FSB backs closed-ended funds in liquidity recommendations

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The Financial Stability Board has proposed more closed-ended funds to help address liquidity mismatch and stress testing individual funds in its latest policy recommendations for the asset management industry.

It says while traditionally asset management has not created financial stability concerns the increasing size and scope of the industry means risks have increased.

Global assets under management rose from $50trn in 2004 to $76trn a decade later, accounting for 40 per cent of global financial system assets. The FSB says $31trn is invested in open-ended mutual funds.

A document, Policy Recommendations to Address Structural Vulnerabilities from Asset Management Activities, outlines 14 policy recommendations to address risks in liquidity mismatch, leverage, operational risk and securities lending.

The recommendations that focus on liquidity mismatch suggest authorities could require funds with significant illiquid assets to be closed-ended or to impose restrictions on redemptions.

Following the UK’s vote to leave the European Union many open-ended property funds ended up being gated due to overwhelming redemptions that could not be granted due to the illiquid nature of the underlying assets.

In contrast, closed-ended funds continued to trade.

The FSB also suggest authorities provide guidance and requirements for stress testing at the individual fund level to address liquidity mismatch.

Other policy recommendations suggest authorities collect information on liquidity profiles of funds relative to their risks from a financial stability perspective and introduce measures that restrict first mover advantage.

Bank of England governor Mark Carney, who is chair of the FSB, says: “The growth in asset management activities provides new sources of credit and investment, and adds diversity to our financial system.

“The policy recommendations published today will enhance the resilience of asset management activities so that this form of market-based finance can help underpin strong, sustainable and balanced economic growth.”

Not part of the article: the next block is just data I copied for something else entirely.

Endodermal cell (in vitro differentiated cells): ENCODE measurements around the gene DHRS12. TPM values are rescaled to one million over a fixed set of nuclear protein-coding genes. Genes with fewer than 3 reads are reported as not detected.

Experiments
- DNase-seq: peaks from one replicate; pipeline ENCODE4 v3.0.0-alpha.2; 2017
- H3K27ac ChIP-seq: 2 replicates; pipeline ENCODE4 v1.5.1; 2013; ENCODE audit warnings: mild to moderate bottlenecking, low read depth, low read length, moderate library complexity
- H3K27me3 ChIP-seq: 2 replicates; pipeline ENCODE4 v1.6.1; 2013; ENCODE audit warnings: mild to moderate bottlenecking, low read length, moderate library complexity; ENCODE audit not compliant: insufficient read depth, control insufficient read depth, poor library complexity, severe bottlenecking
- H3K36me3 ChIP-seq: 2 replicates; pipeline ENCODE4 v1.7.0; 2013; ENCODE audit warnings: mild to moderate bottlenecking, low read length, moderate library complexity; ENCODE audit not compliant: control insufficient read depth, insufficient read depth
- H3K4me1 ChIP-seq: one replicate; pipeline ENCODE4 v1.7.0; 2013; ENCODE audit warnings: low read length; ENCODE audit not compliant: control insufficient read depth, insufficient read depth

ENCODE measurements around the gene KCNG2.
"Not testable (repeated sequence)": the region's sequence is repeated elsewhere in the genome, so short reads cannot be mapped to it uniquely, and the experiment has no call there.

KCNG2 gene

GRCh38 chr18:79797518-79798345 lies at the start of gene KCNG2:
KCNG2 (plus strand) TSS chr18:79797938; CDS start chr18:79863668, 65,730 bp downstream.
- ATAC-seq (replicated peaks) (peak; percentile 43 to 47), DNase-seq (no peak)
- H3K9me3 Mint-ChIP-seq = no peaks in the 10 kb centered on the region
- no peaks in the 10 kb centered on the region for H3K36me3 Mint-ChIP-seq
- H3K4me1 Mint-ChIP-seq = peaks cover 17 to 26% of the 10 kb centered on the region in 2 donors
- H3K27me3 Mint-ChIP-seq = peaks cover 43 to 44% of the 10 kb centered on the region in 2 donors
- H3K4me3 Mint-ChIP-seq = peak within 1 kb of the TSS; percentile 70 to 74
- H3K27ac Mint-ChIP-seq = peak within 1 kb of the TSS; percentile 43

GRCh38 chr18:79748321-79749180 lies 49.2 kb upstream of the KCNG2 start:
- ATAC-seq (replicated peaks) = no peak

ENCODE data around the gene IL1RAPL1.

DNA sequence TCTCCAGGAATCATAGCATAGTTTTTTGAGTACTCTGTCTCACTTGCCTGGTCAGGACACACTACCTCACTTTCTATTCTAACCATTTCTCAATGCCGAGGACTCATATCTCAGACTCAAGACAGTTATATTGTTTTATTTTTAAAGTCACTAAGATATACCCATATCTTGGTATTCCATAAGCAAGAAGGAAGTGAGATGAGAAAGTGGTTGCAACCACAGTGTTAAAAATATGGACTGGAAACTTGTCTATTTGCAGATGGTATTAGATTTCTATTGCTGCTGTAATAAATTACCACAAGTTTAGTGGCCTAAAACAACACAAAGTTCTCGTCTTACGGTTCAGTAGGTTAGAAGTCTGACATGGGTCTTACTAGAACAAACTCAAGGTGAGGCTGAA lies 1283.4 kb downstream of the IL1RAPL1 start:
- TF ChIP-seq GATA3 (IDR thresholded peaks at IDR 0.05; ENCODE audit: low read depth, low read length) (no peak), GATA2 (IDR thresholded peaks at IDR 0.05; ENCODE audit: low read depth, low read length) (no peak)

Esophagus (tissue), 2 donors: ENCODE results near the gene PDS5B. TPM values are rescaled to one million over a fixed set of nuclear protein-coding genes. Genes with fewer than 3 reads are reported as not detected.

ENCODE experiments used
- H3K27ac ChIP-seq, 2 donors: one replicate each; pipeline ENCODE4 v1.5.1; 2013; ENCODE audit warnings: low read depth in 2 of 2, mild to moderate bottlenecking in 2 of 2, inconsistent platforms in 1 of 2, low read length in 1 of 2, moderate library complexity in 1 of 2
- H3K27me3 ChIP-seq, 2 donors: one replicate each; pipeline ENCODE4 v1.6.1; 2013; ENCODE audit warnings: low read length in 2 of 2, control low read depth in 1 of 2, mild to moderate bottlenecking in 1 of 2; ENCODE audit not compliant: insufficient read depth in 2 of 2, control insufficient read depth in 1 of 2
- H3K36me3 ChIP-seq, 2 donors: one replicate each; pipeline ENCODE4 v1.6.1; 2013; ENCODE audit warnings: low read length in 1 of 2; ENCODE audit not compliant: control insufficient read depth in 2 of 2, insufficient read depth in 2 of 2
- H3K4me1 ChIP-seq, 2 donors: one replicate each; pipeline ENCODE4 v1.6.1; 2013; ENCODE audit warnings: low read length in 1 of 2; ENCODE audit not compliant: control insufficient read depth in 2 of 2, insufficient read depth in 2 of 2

The recommendations

  • Authorities should collect information on the liquidity profile of open-ended funds in their jurisdiction proportionate to the risks they may pose from a financial stability perspective. 
  • Authorities should review existing investor disclosure requirements and determine the degree to which additional disclosures should be provided by open-ended funds to investors regarding fund liquidity risk, proportionate to the liquidity risks funds may pose from a financial stability perspective. 
  • In order to reduce the likelihood of material liquidity mismatches arising from an open-ended fund’s structure, authorities should have requirements or guidance stating that funds’ assets and investment strategies should be consistent with the terms and conditions governing fund unit redemptions both at fund inception and on an ongoing basis (for new and existing funds), taking into account the expected liquidity of the assets and investor behaviour during normal and stressed market conditions.
  • Authorities should require and/or provide guidance on stress testing at the level of individual open-ended funds to support liquidity risk management to mitigate financial stability risk.
  • Authorities should promote (through regulatory requirements or guidance) clear decision-making processes for open-ended funds’ use of exceptional liquidity risk management tools, and the processes should be made transparent to investors and the relevant authorities.
  • While asset managers have the primary responsibility to exercise exceptional liquidity risk management tools regarding the open-ended funds they manage, authorities should provide guidance on their use in stressed conditions. 
  • Where relevant, authorities should give consideration to system-wide stress testing that could potentially capture effects of collective selling by funds and other investors on the resilience of financial markets and the financial system more generally.
  • IOSCO should identify and/or develop consistent measures of leverage in funds to facilitate more meaningful monitoring of leverage for financial stability purposes, and help enable direct comparisons across funds and at a global level.
  • Authorities should collect data on leverage in funds, monitor the use of leverage by funds not subject to leverage limits or which may pose significant leverage-related risks to the financial system, and take action when appropriate.
  • IOSCO should collect national/regional aggregated data on leverage across its member jurisdictions based on the consistent measures it develops.
  • Authorities should have requirements or guidance for asset managers to have comprehensive and robust risk management frameworks and practices, especially with regards to business continuity plans and transition plans, for example, to enable orderly transfer of their clients’ accounts and investment mandates in stressed conditions.
  • Authorities should monitor indemnifications provided by agent lenders/asset managers to clients in relation to their securities lending activities.